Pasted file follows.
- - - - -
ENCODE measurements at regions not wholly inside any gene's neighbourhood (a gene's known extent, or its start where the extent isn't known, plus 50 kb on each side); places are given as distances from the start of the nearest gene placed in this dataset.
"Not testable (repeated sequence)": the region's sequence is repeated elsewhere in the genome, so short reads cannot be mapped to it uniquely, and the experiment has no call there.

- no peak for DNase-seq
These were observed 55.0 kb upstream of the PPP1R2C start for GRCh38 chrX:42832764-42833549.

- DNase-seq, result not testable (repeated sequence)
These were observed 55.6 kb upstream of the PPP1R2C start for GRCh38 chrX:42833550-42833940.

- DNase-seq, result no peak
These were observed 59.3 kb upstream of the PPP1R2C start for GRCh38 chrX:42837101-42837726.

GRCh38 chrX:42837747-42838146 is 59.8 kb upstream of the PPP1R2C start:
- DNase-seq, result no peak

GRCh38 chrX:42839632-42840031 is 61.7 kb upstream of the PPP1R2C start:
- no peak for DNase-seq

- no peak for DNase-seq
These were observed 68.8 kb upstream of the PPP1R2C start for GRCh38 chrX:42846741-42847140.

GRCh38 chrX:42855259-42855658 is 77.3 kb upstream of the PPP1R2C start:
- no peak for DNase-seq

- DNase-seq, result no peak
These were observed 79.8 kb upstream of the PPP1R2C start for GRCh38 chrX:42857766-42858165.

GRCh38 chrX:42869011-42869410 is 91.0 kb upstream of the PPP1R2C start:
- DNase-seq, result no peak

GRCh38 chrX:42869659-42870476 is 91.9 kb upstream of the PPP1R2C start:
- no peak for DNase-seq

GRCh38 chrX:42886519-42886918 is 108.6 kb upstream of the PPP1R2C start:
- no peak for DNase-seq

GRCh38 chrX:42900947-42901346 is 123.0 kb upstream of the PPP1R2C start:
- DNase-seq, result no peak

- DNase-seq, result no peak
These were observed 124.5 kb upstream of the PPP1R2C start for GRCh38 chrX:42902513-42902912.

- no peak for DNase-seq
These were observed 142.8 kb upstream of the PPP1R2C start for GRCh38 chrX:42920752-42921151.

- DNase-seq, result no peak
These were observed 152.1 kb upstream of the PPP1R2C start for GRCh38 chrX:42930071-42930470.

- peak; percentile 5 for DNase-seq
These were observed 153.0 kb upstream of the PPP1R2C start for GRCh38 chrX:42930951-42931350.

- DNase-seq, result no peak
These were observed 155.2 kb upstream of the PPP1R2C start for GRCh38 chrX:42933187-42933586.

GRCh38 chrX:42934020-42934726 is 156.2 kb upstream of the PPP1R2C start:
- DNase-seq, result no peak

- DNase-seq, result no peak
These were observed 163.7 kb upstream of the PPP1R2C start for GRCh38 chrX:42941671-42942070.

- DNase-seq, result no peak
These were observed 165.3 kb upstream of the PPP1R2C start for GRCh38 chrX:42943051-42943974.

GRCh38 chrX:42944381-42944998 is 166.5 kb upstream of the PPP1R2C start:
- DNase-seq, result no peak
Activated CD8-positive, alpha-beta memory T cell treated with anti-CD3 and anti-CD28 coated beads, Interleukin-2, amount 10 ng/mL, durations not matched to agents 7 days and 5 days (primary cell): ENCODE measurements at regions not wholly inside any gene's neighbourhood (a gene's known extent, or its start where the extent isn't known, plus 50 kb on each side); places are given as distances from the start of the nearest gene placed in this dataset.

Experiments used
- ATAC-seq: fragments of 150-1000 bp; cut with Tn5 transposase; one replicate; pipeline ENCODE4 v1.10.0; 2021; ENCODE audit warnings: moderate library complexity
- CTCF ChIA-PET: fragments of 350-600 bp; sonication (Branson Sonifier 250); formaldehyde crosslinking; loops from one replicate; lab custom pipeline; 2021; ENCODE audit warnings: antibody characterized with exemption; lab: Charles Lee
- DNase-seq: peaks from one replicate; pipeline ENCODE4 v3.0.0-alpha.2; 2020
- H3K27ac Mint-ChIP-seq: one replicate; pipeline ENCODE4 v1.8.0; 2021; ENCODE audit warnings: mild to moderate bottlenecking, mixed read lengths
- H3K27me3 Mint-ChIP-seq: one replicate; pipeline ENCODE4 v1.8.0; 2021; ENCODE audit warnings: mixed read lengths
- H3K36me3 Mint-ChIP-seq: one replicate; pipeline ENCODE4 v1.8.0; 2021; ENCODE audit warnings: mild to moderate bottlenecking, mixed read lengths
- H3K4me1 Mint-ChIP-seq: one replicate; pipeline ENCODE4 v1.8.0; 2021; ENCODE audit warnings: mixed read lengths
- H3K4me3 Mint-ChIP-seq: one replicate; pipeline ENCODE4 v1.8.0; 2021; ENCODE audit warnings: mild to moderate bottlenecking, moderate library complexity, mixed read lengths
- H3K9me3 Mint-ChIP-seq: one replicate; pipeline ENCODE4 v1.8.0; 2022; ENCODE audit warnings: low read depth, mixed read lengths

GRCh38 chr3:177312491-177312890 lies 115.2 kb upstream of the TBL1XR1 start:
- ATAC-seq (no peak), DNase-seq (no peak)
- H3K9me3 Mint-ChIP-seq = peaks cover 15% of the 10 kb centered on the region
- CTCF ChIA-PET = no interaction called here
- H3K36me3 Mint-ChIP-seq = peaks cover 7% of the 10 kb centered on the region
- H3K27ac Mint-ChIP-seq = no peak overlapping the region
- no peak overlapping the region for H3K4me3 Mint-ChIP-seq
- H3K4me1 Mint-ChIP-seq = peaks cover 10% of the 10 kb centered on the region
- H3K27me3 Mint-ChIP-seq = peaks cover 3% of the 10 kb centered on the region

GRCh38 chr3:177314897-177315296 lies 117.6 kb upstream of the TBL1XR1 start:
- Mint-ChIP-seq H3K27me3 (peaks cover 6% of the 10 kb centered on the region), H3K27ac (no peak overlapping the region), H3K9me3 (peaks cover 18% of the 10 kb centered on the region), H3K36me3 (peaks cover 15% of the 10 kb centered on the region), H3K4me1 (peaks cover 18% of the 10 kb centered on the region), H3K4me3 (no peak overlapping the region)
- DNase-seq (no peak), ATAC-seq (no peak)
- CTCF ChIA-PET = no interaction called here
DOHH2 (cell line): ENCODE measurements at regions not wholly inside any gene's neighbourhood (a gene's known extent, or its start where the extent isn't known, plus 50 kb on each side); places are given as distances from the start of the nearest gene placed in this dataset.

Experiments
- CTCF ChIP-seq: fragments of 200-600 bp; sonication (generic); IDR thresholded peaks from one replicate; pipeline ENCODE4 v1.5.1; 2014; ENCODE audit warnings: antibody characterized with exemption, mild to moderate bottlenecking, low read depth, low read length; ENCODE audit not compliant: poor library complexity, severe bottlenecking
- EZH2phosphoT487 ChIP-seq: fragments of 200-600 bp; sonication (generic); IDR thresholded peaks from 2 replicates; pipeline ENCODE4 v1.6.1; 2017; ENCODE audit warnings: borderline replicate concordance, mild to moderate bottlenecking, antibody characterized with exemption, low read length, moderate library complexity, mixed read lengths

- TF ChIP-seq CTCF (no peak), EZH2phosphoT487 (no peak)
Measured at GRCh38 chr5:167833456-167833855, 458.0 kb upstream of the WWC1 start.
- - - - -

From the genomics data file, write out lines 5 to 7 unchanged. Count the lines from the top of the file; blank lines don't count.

- DNase-seq, result not testable (repeated sequence)
These were observed 55.6 kb upstream of the PPP1R2C start for GRCh38 chrX:42833550-42833940.

- DNase-seq, result no peak